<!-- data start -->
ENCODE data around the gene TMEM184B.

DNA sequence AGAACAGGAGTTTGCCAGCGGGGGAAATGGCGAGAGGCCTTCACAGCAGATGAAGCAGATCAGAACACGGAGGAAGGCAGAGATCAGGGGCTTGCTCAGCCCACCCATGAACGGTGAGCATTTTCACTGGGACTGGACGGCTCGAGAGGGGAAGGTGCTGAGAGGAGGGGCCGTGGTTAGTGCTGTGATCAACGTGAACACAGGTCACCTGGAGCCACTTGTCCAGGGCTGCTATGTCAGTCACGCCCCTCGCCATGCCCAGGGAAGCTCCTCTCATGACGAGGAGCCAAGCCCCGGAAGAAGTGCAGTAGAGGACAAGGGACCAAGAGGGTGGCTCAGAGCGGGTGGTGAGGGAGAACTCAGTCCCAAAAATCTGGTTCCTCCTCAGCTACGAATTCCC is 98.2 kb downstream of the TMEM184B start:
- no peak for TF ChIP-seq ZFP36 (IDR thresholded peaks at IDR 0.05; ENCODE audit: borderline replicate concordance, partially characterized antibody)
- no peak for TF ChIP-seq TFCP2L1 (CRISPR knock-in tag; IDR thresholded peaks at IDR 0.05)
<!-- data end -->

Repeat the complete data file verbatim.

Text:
ENCODE data around the gene TMEM184B.

DNA sequence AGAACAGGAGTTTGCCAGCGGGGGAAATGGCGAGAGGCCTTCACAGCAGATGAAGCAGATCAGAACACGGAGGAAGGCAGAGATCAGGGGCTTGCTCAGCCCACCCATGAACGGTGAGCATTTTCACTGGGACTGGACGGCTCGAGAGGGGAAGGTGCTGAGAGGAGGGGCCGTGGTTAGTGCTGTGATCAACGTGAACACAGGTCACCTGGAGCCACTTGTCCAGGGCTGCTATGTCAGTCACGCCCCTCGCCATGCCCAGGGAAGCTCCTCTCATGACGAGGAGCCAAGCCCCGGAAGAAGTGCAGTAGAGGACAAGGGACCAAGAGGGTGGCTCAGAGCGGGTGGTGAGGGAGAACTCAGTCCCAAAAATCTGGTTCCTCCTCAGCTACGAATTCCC is 98.2 kb downstream of the TMEM184B start:
- no peak for TF ChIP-seq ZFP36 (IDR thresholded peaks at IDR 0.05; ENCODE audit: borderline replicate concordance, partially characterized antibody)
- no peak for TF ChIP-seq TFCP2L1 (CRISPR knock-in tag; IDR thresholded peaks at IDR 0.05)